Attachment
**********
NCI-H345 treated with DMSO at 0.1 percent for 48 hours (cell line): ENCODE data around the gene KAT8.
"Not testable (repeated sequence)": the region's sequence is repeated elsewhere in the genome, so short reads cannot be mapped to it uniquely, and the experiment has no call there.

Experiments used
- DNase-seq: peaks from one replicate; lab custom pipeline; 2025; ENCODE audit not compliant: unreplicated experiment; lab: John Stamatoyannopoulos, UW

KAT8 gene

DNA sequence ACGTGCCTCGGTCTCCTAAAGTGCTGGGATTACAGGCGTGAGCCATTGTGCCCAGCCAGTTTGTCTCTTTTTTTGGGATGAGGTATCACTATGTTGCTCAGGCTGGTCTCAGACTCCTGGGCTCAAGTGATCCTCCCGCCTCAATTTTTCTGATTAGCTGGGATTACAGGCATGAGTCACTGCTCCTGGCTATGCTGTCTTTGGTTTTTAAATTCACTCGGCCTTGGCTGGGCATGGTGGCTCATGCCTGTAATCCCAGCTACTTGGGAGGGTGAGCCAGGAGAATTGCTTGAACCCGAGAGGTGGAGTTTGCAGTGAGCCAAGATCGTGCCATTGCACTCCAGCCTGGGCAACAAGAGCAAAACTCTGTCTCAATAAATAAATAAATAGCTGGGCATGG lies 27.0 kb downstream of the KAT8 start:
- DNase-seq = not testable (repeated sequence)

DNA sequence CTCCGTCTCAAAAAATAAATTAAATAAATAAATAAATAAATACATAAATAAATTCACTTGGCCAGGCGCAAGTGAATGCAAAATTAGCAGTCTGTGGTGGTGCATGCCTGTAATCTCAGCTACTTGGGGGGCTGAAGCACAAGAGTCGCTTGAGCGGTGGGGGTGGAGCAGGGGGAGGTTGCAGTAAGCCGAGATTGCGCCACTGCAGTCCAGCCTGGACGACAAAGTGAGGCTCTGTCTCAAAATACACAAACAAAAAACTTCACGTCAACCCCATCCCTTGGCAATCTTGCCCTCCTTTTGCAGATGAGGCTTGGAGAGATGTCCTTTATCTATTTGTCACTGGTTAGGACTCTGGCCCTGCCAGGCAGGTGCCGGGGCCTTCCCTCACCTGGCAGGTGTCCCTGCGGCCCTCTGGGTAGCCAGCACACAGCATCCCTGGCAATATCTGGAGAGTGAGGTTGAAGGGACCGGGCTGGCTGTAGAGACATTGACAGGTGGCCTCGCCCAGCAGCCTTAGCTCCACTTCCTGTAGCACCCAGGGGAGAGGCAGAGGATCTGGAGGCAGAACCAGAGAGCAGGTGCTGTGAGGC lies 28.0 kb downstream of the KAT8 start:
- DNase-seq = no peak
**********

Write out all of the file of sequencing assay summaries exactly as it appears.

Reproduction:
NCI-H345 treated with DMSO at 0.1 percent for 48 hours (cell line): ENCODE data around the gene KAT8.
"Not testable (repeated sequence)": the region's sequence is repeated elsewhere in the genome, so short reads cannot be mapped to it uniquely, and the experiment has no call there.

Experiments used
- DNase-seq: peaks from one replicate; lab custom pipeline; 2025; ENCODE audit not compliant: unreplicated experiment; lab: John Stamatoyannopoulos, UW

KAT8 gene

DNA sequence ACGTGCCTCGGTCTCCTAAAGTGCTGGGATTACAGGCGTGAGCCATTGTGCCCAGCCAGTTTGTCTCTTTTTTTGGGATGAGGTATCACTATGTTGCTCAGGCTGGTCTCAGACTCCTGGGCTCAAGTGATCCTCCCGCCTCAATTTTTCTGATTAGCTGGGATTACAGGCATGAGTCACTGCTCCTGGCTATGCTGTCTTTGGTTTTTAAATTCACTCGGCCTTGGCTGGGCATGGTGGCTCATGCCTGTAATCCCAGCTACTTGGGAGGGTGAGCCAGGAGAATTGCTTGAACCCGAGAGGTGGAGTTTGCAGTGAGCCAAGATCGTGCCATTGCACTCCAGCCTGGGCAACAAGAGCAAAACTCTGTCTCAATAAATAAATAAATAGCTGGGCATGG lies 27.0 kb downstream of the KAT8 start:
- DNase-seq = not testable (repeated sequence)

DNA sequence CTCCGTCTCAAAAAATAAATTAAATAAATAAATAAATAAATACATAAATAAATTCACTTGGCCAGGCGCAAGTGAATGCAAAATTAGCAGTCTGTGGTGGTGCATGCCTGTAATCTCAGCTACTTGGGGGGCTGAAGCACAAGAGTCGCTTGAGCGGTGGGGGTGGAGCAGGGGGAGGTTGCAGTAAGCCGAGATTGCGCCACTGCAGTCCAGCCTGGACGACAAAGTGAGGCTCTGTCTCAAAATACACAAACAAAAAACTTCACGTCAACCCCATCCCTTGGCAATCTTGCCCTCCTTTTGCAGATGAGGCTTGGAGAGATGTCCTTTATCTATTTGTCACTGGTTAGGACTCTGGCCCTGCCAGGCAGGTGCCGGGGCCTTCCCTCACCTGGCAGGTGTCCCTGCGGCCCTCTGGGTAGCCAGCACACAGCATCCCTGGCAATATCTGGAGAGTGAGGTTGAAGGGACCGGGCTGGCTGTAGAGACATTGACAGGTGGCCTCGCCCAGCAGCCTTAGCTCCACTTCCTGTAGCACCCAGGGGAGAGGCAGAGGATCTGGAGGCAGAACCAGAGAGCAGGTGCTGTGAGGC lies 28.0 kb downstream of the KAT8 start:
- DNase-seq = no peak